Education

Auditing poll expenses

MOHAN R. LAVI | Updated on March 12, 2018 Published on April 14, 2011

Election expenses could well be the next target of the supporters of good governance.   -  THE HINDU

There seems to be a case for a higher limit for election expenses. This should come with a requirement for audited statement of accounts.

Anna Hazare's victory in forcing the Government to accept his list of inclusions in the Lokpal Bill was celebrated with as much fervour as India's triumph in the Cricket World Cup proving that corruption and cricket occupy pivotal positions in the national psyche. The current crusade against corruption intends to send a message to the people in power that they should no longer feel they are riding a gravy train. Election expenses could well be the next target of the supporters of good governance.

Auditing election expenses

Expenses incurred on elections have always remained a mystery in India. The Election Commission of India (ECI) can take a cue from the Electoral Act in New Zealand to attempt and develop best practices during elections. The Act puts a cap on the total expenditure that can be incurred in a general election-$1,032,000 (including GST) plus $25,000 (including GST) per electorate contested by the party and warns that it is a serious offence to spend more than this.

Advertising, travel and stay costs would constitute a major portion of normal election expenses and the Act provides detailed and minute guidelines on them. Interestingly, the Act states that expenses cannot be apportioned between elections.

If materials such as banners are purchased and then re-used in subsequent elections, at each subsequent election the party must account for the reasonable market value of the materials as an election expense.

The Secretary of the party is required to file a return of the election expenses within a time-frame which needs to be audited. The requirements regarding audit match the requirements of a normal audit engagement.

Section 206L of the Act lays down that the auditor must state in the report the position shown by the return in respect of the requirement that the party's total election expenses not exceed the maximum amount prescribed, whether, in the auditor's opinion, the position stated vis-a-vis expenses is correct or that the auditor has been unable to form an opinion. The auditor must have access at all reasonable times to all records, documents, and accounts that relate to the party's election expenses and that are held by the party or the party secretary may require the party secretary to provide any information and explanations that may be necessary to enable him to prepare the report. The auditor needs to be a qualified chartered accountant and persons related to the elections, parties or candidates cannot be appointed as auditors.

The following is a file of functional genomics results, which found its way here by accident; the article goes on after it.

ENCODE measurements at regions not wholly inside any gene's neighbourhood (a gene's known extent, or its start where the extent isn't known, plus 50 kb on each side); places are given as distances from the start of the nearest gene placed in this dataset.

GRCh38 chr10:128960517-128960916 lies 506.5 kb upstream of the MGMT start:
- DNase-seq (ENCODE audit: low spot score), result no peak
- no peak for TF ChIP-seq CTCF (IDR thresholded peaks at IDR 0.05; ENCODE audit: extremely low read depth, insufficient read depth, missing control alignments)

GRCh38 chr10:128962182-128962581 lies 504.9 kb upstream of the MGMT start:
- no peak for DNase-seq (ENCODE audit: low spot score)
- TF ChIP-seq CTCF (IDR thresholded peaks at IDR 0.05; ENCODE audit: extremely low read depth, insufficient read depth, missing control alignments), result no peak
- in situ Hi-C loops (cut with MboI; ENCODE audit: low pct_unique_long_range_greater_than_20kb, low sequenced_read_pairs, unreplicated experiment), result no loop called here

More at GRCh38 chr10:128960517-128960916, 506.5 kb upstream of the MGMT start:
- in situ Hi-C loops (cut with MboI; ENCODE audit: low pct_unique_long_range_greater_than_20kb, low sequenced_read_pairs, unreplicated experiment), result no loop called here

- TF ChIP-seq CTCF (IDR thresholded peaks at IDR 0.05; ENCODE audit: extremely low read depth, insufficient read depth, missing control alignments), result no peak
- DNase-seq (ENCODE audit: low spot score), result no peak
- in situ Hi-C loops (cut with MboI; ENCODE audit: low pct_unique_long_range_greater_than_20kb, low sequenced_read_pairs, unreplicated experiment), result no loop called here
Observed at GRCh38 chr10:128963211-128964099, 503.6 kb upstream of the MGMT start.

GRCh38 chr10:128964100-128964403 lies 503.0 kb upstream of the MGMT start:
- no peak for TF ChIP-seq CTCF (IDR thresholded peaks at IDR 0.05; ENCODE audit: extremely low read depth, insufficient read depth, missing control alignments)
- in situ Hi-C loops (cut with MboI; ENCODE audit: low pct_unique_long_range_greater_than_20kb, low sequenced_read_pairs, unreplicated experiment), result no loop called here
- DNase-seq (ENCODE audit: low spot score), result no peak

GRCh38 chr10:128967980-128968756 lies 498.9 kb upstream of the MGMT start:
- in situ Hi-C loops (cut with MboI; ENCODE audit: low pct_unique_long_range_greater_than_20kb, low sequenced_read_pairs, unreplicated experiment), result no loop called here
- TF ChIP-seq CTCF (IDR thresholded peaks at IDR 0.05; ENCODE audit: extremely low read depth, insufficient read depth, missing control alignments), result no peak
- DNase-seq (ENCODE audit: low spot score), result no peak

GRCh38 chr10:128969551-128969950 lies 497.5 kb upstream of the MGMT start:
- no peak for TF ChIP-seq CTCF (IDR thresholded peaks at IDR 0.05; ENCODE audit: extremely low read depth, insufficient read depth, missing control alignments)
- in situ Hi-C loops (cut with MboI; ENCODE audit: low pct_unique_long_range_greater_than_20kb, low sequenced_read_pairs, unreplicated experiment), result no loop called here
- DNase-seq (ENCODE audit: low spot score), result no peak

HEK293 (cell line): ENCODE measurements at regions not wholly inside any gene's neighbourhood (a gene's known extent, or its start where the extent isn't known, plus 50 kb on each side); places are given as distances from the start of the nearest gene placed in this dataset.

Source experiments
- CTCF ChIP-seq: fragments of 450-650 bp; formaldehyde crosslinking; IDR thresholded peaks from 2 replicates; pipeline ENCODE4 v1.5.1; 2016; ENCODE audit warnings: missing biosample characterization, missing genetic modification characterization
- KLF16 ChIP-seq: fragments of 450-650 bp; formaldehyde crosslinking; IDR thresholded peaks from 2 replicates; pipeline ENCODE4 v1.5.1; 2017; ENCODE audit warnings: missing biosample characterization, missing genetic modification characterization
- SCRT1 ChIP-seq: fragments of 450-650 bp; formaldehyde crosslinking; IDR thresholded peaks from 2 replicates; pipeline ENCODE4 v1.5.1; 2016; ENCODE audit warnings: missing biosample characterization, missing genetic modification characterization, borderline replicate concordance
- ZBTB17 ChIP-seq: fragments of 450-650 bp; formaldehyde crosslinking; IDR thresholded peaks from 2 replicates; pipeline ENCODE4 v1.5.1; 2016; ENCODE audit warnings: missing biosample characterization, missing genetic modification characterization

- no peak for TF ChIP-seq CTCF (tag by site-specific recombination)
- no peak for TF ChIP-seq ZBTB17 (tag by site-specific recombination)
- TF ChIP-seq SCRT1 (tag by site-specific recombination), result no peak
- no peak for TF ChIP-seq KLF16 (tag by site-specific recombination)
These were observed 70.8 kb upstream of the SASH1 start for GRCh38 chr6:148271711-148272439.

Indian scenario

The Election Commission of India has done all it can to ensure that elections are held in a free and fair manner. Election expenses permitted can vary between Rs 5 lakhs and Rs 10 lakhs depending on the constituency.

There certainly seems to be a case for a liberal increase in these limits as it is common knowledge that these limits are exceeded through clandestine expenditure.

The increased limit should come with a requirement for audited statement of accounts. It identifies two major types - advertising and other expenses incurred for the elections which are permitted subject to the limits and the impermissible expenses such as luring voting through cash and cash equivalents which are mainly items which suffer sin taxes, surrogate advertisements and paid news.

The Election Expenditure Monitoring Mechanism mandates day-to-day maintenance of election expenditure and the formation of Expenditure and Assistant Expenditure Observers, Accounting and surveillance teams and an Expenditure Monitoring Cell.

Having done so much, the ECI can insist on an audited statement of accounts of election expenses either through a resurgent Comptroller and Auditor General of India or the Institute of Chartered Accountants of India or a combination of both.

(The author is a Bangalore-based chartered accountant.)

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Published on April 14, 2011
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